Intense lower backaches

Backaches during pregnancy are extremely common – estimates for how many women experience back pain at one point or another during pregnancy range from half of all women to three-quarters.

Lower back pain in particular often happens between the fifth and seventh month of pregnancy, though it can begin earlier or later, and generally happens because of changes in your hormones and center of gravity, as well as in response to the added weight your body is carrying.

Lumbar pain

Most lower back pain during pregnancy comes from stress on the lumbar spine, which is the place where the spine curves in. Added weight and the relaxation of tendons because of the increase of the hormone relaxin during pregnancy can pull the lumbar spine further forward than usual, putting stress on the spine and shifting the center of gravity.

Lumbar pain generally goes away after pregnancy, as does most back pain that wasn’t present before pregnancy.

Lumbar pain generally centers around the middle of the lower back, above the waistline, but can reach up along the spine or down into the sacrum and upper thighs.

Tips for dealing with lower back pain

Lower back pain is common, but it’s also generally manageable – if you’re having trouble managing lower back pain, or if it doesn’t subside for more than two weeks, that may be a sign that it’s time to talk to your healthcare provider.

  • From the ground up: Shoes with good arch support can support posture that helps to ward off back pain, as can wearing shoes with low heels instead of total flats. High heels can also add to back pain
  • Start the day off right: Sleeping on your side, rather than your back, can also help by reducing the stress and the weight for your spine to support. Using pillows between your knees, under your stomach, and behind your back can also help to better distribute weight when you’re lying down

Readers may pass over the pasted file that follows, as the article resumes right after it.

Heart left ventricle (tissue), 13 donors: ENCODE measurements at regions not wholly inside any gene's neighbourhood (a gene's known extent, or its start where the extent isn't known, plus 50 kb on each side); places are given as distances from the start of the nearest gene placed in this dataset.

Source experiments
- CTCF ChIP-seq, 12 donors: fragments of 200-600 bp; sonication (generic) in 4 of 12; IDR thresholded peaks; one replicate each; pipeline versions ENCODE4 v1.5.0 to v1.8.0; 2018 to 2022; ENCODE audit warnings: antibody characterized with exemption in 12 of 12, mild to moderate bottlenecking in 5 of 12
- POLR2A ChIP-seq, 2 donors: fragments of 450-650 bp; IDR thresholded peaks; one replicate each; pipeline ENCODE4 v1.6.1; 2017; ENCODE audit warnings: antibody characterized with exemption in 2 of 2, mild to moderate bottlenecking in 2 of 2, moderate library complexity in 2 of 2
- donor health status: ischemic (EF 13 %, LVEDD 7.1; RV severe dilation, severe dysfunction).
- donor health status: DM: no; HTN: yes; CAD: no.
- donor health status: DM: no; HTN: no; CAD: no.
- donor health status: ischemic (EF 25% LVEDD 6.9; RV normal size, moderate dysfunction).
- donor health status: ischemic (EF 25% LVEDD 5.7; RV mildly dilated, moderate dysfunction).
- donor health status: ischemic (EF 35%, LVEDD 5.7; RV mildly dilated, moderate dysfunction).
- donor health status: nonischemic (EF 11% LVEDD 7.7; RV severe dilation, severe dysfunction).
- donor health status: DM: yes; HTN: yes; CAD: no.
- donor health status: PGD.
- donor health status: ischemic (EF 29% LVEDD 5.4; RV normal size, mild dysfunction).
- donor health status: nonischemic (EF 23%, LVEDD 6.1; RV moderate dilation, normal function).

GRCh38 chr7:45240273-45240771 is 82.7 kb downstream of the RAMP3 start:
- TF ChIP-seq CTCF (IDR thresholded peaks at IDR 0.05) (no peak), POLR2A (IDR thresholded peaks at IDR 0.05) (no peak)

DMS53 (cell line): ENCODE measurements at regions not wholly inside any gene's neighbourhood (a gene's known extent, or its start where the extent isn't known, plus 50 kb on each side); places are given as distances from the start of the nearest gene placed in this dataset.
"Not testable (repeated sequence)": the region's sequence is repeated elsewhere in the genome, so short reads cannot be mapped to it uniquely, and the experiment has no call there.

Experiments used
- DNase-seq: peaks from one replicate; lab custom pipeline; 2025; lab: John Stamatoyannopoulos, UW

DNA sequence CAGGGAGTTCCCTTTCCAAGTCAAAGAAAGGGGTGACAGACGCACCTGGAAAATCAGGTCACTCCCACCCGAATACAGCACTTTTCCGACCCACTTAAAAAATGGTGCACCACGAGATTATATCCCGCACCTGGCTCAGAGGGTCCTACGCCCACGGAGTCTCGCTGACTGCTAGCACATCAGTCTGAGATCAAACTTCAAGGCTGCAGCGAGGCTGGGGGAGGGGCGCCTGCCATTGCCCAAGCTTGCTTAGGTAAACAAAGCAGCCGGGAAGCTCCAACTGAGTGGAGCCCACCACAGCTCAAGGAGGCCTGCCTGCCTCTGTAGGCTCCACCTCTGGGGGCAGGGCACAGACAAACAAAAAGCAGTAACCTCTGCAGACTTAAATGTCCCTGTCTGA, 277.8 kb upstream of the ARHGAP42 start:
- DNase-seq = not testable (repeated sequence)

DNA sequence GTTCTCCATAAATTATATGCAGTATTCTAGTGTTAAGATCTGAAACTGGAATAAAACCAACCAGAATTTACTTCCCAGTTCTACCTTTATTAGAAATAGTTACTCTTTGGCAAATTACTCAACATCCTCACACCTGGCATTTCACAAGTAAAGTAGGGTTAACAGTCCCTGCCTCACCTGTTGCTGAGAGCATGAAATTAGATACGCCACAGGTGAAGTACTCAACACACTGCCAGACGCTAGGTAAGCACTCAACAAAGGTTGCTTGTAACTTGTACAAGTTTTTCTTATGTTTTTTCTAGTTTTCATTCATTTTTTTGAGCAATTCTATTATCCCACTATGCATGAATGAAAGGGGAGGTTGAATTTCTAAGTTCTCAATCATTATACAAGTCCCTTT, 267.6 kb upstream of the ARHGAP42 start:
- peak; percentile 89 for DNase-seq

• Hot and cold: Both heat packs and ice packs can be helpful for relieving back pain, as can massage. Heat is generally better for longer-term pain, while ice can be helpful when pain first pops up. Heat packs or short, warm baths can help soothe longer-term back pain well
  • Take a chance: Certain ways of dealing with maternity back pain, like support belts or chiropractic work, may not have been necessarily proven to work scientifically, but many women still find them helpful

When to talk to your healthcare provider

Lower back pain during pregnancy is both common and generally relatively harmless, though it can be frustrating. Sudden, intense lower back pain can be a sign of preterm labor though, especially if you are at a higher risk for preterm birth, or the pain moves in waves, like contractions.

Other symptoms that occur beside lower backaches can also be signs of potential complications, and should prompt a call or visit to your healthcare provider. These include:

  • Vaginal bleeding
  • Fever
  • A burning feeling during urination
  • Your back pain does not respond to pain relievers
  • Vomiting
  • Nausea
  • Sweating
  • Sudden changes in bowel or bladder control

Learn more about pain management

Sources
  • “Back Pain During Pregnancy.” ACOG. FAQ115 from the American College of Obstetricians and Gynecologists, Jan 2016. Web. Accessed 6/28/2017. 
  • Stephen P Montgomery, MD. “Types of Back Pain in Pregnancy.” Spine-Health. Spine-Health.com, Dec 2009. Web. Accessed 6/28/2017. 
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